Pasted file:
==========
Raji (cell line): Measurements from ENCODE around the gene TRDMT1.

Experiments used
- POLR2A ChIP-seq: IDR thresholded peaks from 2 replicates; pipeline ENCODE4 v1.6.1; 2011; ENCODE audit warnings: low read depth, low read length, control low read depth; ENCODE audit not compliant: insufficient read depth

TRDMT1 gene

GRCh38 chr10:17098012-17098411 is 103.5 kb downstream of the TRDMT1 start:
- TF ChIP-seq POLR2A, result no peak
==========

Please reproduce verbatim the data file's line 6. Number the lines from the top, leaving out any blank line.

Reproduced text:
- TF ChIP-seq POLR2A, result no peak